From: LARRY KLAES (ljk4_at_msn.com)
Date: Tue Dec 09 2003 - 10:58:31 PST
In search of life on Jupiter's moons
Nuclear-powered spacecraft to scope oceans for organic molecules
David Perlman, Chronicle Science Editor
No sooner had the Galileo spacecraft fascinated the world by discovering an icy crust covering deep oceans on one of Jupiter's moons than scientists began planning a far more ambitious interplanetary voyage to see if the oceans harbor life.
It will take years and billions of dollars to build and fly their new mission, but the impact on humanity of discovering life beyond Earth would be incalculable. On Monday, a team of astronomers, geologists and astrobiologists described for the first time the spacecraft they envision and the flight plan they hope to follow.
Their report came at the opening of the annual fall meeting of the American Geophysical Union in San Francisco, where some 10,000 scientists have gathered for five days of technical sessions at the new Moscone West Center.
Scientists envision sending a huge, 300-foot-long, nuclear-powered craft -- called JIMO, for Jupiter Icy Moons Orbiter -- on a voyage to the Jovian neighborhood to spend up to five years circling the ice-encrusted moon called Europa, plus two others, Callisto and Ganymede, which also are covered with ice but are less likely to have inhabitable oceans.
Even though landing the spacecraft on Europa's surface would be extraordinarily difficult, mission scientists have not ruled it out.
Europa is JIMO's principal target. Images from the Galileo mission nearly seven years ago revealed its surface as studded with icebergs, frozen ridges and dark streaks that seemed to indicate organic molecules rising through gigantic cracks from a deep ocean beneath.
"It is a most exciting and ambitious undertaking," said Ronald Greeley of Arizona State University, who co-chaired the teams of mission planners. "It will demand new technologies, new instruments, new and more powerful ground stations to receive the enormous quantities of data that will be coming back, and new power to get the spacecraft to its destination."
According to Torrence Johnson, who was the Galileo mission's chief scientist, the JIMO mission is planned to fly no earlier than 2010 and could cost as much as $8 billion.
Because of the huge number of instruments the spacecraft must carry, it cannot depend even on the small generators powered by a plutonium isotope that provided electricity for the Galileo spacecraft and for the Cassini mission now flying to Saturn, Greeley said.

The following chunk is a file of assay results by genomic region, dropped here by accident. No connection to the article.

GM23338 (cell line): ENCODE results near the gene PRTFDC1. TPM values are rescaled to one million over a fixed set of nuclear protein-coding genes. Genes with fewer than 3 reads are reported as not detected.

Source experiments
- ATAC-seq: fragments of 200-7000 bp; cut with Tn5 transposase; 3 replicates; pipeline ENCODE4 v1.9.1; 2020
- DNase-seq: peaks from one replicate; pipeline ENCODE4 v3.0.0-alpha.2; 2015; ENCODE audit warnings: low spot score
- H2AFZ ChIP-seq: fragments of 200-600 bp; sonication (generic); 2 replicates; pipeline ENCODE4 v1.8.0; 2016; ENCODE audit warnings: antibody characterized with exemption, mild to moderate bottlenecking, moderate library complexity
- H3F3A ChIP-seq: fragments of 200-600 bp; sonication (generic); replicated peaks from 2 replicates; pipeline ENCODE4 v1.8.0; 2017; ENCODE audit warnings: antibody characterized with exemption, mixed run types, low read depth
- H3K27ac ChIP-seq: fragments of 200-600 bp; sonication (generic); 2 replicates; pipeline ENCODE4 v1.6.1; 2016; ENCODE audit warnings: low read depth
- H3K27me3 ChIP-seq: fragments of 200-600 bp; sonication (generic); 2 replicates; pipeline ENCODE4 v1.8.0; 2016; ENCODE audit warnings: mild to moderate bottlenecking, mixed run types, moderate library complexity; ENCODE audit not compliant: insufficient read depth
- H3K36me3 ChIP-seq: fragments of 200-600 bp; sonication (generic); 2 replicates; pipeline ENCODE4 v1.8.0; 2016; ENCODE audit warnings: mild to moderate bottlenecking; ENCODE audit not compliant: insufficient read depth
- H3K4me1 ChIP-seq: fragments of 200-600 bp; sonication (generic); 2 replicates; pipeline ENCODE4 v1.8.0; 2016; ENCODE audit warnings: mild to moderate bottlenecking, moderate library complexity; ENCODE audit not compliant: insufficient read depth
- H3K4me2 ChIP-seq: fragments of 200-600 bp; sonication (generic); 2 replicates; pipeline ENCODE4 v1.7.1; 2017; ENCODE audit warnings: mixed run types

Instead, engineers will have to design a small and unconventional fission reactor built on the same principle as today's commercial power reactors Like the many other instruments on the spacecraft, it would represent a substantial step beyond current nuclear technology. But he added, "if we don't take these first tentative steps, it's not going to happen."
Europa, like all Jupiter's moons, is subject to great tidal forces from its huge parent planet. Its crust bulges and subsides nearly 100 feet every 1. 8 Earth days as it orbits Jupiter. That kind of stress must crack the crust deeply -- enough, scientists hope, to reveal the ocean beneath.
William B. Moore, a geophysicist at UCLA, hopes those cracks can be observed by telescopes aboard JIMO. The surest way to measure the crustal stresses would be to place one or more seismometers on Europa's surface, but that would require a landing, an extremely difficult mission, at best.
To determine whether Europa's ocean is habitable, and whether anything lives there, is perhaps the toughest problem of all, said Christopher McKay of the NASA Ames Research Center in Mountain View.
Chemical-sensing instruments mounted on the spacecraft could identify organic chemicals on or just beneath Europa's surface, McKay said. However, those organic chemicals would have been so badly degraded by Jupiter's intense radiation that it would be impossible to tell if they came from anything alive.
On Earth, proteins -- the basic building blocks of life -- are based on just 20 amino acids. But if there's life in the Europa ocean, it might well be based on far different building blocks, McKay said.
"Wouldn't it be fascinating to discover life on Europa that's based on amino acids and proteins entirely different than the stuff we know on Earth?" he said with a grin. Sensors aboard the spacecraft might not be able to detect such life at all, but an instrument landed directly on the ice could surely do the job.
With its heavy load of instruments, the spacecraft would have to be at least 300 feet long. The nuclear reactor and the instruments would have to be at opposite ends of the craft -- widely separated by scaffolding to protect the instruments from the reactor's radiation.
The planning funds for the Jovian mission are in the current Bush administration budget for NASA, Greeley said, but ultimately billions more will have to be approved by Congress.
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